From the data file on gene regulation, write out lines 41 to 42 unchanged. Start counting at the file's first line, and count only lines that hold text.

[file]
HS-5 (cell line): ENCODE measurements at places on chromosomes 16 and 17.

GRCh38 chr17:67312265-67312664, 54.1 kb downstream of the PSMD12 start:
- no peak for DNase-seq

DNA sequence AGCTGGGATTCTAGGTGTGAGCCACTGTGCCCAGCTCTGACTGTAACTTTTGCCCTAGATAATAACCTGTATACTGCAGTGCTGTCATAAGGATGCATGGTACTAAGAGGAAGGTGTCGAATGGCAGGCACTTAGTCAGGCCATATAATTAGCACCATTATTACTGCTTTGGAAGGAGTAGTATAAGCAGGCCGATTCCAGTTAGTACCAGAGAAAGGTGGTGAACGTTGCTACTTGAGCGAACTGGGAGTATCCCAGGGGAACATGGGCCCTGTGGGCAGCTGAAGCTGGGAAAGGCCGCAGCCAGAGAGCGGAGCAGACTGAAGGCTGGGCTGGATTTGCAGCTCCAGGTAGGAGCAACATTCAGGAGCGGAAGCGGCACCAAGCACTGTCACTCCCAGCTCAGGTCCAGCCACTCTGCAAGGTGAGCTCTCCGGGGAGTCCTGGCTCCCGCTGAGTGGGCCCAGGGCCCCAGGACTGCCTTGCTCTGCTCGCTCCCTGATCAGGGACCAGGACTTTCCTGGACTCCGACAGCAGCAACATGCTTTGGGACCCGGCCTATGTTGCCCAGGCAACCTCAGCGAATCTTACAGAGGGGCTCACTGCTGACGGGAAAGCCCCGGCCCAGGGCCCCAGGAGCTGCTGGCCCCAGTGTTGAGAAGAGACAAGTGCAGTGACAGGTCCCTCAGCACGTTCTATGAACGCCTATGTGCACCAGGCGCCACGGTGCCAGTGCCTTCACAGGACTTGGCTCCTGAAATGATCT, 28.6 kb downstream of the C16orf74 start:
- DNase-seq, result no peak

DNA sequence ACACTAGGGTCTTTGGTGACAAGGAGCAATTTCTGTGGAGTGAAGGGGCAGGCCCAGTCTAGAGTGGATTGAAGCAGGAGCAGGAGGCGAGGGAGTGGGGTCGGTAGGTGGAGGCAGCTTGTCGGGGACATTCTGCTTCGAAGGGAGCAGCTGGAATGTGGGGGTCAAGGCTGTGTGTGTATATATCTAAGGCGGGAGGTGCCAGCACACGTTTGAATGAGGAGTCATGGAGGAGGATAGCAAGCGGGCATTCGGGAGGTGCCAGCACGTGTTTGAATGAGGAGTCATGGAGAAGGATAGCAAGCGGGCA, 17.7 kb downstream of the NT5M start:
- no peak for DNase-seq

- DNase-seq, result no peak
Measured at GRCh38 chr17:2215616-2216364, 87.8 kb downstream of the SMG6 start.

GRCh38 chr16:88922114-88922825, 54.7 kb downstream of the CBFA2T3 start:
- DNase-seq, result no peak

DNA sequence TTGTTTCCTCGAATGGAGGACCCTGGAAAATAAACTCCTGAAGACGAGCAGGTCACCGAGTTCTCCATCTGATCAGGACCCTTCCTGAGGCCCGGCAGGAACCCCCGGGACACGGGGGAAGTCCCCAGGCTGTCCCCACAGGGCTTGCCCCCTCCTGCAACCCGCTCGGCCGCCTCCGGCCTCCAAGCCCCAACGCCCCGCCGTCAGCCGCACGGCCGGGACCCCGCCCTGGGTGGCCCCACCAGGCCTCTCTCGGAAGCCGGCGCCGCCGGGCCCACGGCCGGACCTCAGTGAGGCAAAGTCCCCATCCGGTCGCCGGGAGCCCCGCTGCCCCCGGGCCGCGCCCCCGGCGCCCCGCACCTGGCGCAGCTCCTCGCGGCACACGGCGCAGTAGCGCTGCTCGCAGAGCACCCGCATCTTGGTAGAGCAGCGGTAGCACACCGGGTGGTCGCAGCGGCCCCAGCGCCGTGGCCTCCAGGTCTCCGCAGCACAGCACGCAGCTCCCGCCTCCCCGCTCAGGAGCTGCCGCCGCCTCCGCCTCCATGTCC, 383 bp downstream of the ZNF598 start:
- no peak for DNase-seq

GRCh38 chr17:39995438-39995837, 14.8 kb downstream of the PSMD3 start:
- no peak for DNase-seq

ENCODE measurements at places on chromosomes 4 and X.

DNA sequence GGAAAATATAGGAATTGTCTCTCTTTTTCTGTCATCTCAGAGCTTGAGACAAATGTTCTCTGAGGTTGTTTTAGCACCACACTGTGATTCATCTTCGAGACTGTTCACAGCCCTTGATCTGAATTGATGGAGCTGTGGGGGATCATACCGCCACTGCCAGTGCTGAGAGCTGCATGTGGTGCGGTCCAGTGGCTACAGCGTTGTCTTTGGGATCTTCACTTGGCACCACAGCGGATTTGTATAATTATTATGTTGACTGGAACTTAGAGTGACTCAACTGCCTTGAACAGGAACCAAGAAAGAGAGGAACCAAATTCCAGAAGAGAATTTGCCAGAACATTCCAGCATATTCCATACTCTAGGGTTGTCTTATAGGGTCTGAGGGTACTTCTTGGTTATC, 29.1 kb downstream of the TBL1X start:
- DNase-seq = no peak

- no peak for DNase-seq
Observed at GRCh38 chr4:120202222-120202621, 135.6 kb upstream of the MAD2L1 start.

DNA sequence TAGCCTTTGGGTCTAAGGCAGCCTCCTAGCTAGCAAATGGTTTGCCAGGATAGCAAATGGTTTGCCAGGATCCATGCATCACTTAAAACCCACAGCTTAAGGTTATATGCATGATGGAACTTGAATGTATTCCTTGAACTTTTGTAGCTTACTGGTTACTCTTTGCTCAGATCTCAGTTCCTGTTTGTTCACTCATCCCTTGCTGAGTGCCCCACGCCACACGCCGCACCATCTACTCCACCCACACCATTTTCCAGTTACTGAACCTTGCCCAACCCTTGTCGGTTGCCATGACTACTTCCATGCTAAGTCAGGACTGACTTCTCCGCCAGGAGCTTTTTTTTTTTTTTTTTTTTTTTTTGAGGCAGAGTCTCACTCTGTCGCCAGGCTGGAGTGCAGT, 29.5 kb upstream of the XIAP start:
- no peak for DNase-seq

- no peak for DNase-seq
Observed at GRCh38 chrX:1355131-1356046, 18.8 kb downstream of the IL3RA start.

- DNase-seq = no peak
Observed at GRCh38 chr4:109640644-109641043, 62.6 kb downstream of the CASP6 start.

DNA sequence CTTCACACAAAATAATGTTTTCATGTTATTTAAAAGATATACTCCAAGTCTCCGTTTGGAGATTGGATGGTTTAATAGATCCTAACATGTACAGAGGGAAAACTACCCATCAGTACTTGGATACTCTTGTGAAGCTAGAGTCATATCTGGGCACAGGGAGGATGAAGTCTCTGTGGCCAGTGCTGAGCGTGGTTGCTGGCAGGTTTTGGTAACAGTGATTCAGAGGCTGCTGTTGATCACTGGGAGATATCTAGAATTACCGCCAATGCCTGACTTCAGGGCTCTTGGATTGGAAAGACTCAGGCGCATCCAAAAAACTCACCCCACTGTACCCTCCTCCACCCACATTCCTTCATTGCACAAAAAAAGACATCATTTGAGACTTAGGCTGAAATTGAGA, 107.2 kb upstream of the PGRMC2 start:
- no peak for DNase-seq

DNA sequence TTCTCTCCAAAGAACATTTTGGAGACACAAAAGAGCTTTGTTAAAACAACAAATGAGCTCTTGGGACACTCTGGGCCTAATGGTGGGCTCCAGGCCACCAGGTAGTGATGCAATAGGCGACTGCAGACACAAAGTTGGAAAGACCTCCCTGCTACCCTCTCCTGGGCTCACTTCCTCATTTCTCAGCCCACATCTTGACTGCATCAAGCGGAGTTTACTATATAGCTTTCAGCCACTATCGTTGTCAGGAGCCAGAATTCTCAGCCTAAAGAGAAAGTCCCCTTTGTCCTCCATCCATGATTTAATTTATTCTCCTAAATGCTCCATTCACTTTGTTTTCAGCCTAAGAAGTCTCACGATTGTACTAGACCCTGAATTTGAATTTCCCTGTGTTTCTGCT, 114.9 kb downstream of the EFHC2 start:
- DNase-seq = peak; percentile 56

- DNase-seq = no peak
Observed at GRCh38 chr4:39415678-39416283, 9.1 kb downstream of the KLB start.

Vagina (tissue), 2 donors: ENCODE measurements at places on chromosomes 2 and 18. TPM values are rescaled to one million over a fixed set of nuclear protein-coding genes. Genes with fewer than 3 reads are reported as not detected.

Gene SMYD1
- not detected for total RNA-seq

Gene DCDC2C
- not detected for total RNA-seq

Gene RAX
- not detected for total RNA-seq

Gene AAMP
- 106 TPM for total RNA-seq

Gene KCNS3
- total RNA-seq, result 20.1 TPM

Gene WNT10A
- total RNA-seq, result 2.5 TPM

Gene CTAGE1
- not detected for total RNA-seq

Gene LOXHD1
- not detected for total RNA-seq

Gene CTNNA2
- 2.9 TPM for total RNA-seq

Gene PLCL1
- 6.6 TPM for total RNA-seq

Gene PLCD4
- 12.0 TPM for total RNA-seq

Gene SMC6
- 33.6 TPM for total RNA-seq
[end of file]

- 106 TPM for total RNA-seq

Gene KCNS3